Ukraine is to begin transporting agricultural products to Iran by railway, passing through Georgia and Azerbaijan, according to Ukraine’s Minister of Infrastructure, Volodymyr Omelyan.
Omelyan, met with a delegation from Iran in Kiev on 19 April, where they reached the agreement.
‘This is a very promising area of cooperation for both countries. Ukraine is developing new international transport corridors in order to become a reliable transit bridge between Europe, Asia and the East’, he remarked.
The first trains could begin to transport wheat to Iran in the summer of 2017, he added.
The announcement came amid a flurry of proposals for new trade routes connecting Europe and Asia through the South Caucasus.
In August 2016, eight months after sanctions were eased on Iran, a meeting was held in Azerbaijan between the presidents of Russia, Iran, and Azerbaijan, and a new North-South Trade Corridor (NSTC) was agreed upon.
The NSTC would run between India and Europe, through Iran the South Caucasus and Russia, but would bypass Georgia and the Black Sea.
Another route, the Baku-Tbilisi-Kars railway line, is already nearing completion. It will connect Azerbaijan, Georgia, and Turkey’s railways, enabling goods from Asia to be transported to Europe through a new tunnel under the Bosphorus Strait.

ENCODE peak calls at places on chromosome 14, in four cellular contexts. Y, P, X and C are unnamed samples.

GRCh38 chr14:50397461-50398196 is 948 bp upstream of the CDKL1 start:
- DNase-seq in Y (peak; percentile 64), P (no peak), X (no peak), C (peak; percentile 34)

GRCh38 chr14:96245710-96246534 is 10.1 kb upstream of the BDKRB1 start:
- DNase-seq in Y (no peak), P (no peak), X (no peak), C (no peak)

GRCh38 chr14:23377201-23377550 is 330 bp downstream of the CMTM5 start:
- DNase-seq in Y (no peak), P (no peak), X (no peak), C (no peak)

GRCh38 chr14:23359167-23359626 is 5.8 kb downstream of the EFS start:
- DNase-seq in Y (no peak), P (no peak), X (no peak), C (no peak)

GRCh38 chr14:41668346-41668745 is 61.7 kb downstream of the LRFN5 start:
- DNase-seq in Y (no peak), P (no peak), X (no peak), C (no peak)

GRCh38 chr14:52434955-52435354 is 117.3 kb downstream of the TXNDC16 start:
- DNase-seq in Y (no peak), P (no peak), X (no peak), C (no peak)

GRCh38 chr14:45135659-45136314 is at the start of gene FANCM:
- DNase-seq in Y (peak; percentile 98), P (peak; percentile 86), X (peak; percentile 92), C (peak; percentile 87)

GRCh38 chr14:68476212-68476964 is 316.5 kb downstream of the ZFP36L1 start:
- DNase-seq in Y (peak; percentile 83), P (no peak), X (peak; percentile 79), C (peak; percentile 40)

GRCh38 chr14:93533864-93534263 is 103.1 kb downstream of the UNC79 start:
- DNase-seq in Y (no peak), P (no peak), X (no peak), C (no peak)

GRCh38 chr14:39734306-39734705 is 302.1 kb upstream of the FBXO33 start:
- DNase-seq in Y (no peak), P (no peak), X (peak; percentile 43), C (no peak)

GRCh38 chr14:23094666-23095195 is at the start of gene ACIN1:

Iran’s Foreign Minister, Javad Zarif, discussed transport corridors with his Georgian counterpart, Mikheil Janelidze, during his recent visit to Georgia on 17–18 April. After the meeting, Zarif proposed that another new transport corridor could be created, if Iran, Georgia, Azerbaijan, and Armenia cooperated.
He said that a corridor between the Persian Gulf and Black Sea would bring the world closer, and decrease the price shipping.
On 22 April, during the Georgian Prime Minister’s visit to Tehran, Iran’s First Vice-President Eshaq Jahangiri reiterated during a joint press-conference that Tehran and Tbilisi share common viewpoints on regional and international issues, including the North-South corridor.
He said that the main topic of their discussions had been the linking the Persian Gulf to the Black Sea.